Slack will soon give businesses an additional level of security by letting them manage their encryption keys. The feature will appeal to a small number of large organizations for now, but it could help the startup expand its footprint in the enterprise market.
Slack already encrypts the messages and files that flow through its premium platform for large businesses, called Enterprise Grid. Now, the vendor plans to give customers control of the keys that unlock that encryption.
“Enterprise key management is another significant step that Slack needs to take to meet increasing security demands — and according to their promise, without hurting speed or usability, [which are] common side effects of EKM,” said Wayne Kurtzman, analyst at IDC.
Slack touted the forthcoming feature as providing “all the security of an on-premises solution, with all the benefits of a cloud tool.” But the vendor clarified that the keys will be created and stored in Amazon’s public cloud.
“In the future, we may expand this offering to support an on-prem or private cloud [hardware security module] key store,” said Ilan Frank, director of Slack’s enterprise products.
Cisco Webex Teams lets businesses manage encryption keys on premises or in the cloud. It also provides end-to-end encryption. In contrast, Slack only encrypts data in transit and at rest, which means the data may get decrypted at certain routing points in the cloud.
Slack has no plans to change its encryption model, Frank said, citing potential “usability drawbacks” related to search and advanced app and bot features.
Symphony also offers end-to-end encryption and enterprise key management. Its team collaboration app has found a niche among banks and other financial firms, which generally have strict compliance and regulatory standards.
“I think, from Slack’s case, it’s a good first step in allowing customers to control their own keys,” said Zeus Kerravala, founder and principal analyst at ZK Research in Westminster, Mass. But Slack should also ensure businesses can store those keys in their own data centers and eventually pursue end-to-end encryption, he said.
Slack’s enterprise key management feature will be particularly useful for external communications done through Slack, said Alan Lepofsky, a vice president and principal analyst at Constellation Research, based in Cupertino, Calif.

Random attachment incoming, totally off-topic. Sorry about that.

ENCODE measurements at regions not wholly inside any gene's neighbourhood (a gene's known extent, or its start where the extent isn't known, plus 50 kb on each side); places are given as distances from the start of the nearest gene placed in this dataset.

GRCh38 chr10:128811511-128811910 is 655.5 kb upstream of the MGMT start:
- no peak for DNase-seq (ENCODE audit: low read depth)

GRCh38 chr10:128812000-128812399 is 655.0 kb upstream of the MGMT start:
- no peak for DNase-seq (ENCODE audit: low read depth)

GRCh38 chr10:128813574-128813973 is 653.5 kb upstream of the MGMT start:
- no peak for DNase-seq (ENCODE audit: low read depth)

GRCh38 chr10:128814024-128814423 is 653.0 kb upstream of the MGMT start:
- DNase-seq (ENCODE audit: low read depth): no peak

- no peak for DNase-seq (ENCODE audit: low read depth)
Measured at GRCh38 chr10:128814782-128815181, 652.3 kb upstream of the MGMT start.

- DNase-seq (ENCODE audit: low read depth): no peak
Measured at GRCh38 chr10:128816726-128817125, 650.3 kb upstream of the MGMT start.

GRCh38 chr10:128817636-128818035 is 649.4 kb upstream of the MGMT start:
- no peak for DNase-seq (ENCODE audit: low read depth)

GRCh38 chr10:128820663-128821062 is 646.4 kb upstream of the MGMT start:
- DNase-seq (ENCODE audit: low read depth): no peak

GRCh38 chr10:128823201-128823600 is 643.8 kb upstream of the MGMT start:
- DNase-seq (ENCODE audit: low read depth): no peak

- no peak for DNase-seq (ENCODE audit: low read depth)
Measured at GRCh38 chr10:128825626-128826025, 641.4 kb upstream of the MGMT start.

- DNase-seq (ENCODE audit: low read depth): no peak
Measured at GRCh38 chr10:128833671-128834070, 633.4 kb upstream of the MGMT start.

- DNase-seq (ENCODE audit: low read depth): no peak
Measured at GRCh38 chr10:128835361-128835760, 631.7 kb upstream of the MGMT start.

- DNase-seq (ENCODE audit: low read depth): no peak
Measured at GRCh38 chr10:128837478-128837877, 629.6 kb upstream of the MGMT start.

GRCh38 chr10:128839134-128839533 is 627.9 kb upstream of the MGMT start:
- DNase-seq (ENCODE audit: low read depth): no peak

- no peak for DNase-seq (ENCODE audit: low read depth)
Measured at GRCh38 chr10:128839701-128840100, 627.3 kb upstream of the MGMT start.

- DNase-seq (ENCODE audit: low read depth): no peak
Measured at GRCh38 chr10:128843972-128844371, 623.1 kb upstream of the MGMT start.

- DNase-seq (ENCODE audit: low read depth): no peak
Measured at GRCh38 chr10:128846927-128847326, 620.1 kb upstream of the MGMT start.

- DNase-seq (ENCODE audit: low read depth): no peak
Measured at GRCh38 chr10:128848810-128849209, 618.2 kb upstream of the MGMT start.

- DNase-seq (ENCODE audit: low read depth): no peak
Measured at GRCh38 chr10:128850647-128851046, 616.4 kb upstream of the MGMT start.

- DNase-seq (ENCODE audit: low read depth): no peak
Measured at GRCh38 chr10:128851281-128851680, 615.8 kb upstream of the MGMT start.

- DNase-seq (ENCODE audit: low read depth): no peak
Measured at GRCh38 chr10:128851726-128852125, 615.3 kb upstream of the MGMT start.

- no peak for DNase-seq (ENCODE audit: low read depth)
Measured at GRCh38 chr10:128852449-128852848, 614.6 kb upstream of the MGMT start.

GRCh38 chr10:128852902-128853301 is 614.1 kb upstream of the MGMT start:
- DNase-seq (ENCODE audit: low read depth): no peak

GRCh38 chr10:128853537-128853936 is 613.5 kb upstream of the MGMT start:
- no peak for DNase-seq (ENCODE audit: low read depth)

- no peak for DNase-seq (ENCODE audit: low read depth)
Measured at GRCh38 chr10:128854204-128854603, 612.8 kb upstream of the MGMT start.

When partners communicate through a shared channel in Slack, the company that established the channel will have control over the encryption keys.
“I think this will be a very important use case, as it’s that external communication where you really want to ensure security and privacy,” Lepofsky said.
Slack expects to make enterprise key management available for purchase to Enterprise Grid customers sometime this winter.
Slack looks to appeal to more large enterprises
Slack launched Enterprise Grid last year in an attempt to expand beyond its traditional base of teams and small businesses. The platform lets large organizations unify and manage multiple Slack workspaces.
Slack said in January that more than 150 organizations had deployed Enterprise Grid, including 21st Century Fox, Target, Capital One and IBM. But the vendor did not mention the product in May when it announced that 8 million people at more than 500,000 organizations worldwide were using Slack daily.
As the vendor tries to win more contracts with large businesses, Slack faces competition from vendors that already have deep penetration in the enterprise market — notably Cisco and Microsoft.
Cisco recently tied its team collaboration app to the online meetings platform Webex, which has 140 million users. Also, Microsoft has been aggressively building out the features of Microsoft Teams, which integrates with the Office 365 productivity tools relied upon by 135 million people.
“[Enterprise key management] is an important addition to Slack as it becomes more mature for enterprise needs,” Lepofsky said.